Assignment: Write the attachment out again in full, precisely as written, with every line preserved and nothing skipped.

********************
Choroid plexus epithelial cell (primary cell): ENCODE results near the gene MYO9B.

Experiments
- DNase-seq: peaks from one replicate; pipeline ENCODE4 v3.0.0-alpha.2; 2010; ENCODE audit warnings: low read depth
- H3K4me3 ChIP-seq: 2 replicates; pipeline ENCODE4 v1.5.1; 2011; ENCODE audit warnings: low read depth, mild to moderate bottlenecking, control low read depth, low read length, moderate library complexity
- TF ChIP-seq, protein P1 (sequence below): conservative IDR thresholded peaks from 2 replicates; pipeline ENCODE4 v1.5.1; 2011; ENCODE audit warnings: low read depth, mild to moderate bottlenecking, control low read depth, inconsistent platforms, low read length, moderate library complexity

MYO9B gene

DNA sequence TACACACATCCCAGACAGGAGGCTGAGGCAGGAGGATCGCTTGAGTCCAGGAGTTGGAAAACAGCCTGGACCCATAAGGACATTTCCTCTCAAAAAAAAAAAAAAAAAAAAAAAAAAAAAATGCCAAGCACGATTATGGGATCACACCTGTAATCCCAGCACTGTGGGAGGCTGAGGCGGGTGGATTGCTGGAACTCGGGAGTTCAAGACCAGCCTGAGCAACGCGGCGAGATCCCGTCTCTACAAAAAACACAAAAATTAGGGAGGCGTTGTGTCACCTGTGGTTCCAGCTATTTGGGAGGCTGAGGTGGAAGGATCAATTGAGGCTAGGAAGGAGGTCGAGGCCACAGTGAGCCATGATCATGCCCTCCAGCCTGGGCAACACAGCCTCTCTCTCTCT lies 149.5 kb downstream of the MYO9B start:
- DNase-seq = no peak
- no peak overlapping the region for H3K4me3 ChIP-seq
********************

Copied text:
Choroid plexus epithelial cell (primary cell): ENCODE results near the gene MYO9B.

Experiments
- DNase-seq: peaks from one replicate; pipeline ENCODE4 v3.0.0-alpha.2; 2010; ENCODE audit warnings: low read depth
- H3K4me3 ChIP-seq: 2 replicates; pipeline ENCODE4 v1.5.1; 2011; ENCODE audit warnings: low read depth, mild to moderate bottlenecking, control low read depth, low read length, moderate library complexity
- TF ChIP-seq, protein P1 (sequence below): conservative IDR thresholded peaks from 2 replicates; pipeline ENCODE4 v1.5.1; 2011; ENCODE audit warnings: low read depth, mild to moderate bottlenecking, control low read depth, inconsistent platforms, low read length, moderate library complexity

MYO9B gene

DNA sequence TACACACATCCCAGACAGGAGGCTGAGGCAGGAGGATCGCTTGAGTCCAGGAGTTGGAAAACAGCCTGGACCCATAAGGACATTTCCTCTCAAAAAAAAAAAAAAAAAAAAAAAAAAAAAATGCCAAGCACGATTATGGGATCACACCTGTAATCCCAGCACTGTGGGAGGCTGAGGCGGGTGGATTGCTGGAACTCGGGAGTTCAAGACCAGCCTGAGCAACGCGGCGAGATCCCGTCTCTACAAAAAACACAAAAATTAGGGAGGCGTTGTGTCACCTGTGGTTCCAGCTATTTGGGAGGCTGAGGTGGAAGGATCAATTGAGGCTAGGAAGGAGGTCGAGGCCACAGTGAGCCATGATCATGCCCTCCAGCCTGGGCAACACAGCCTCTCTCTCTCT lies 149.5 kb downstream of the MYO9B start:
- DNase-seq = no peak
- no peak overlapping the region for H3K4me3 ChIP-seq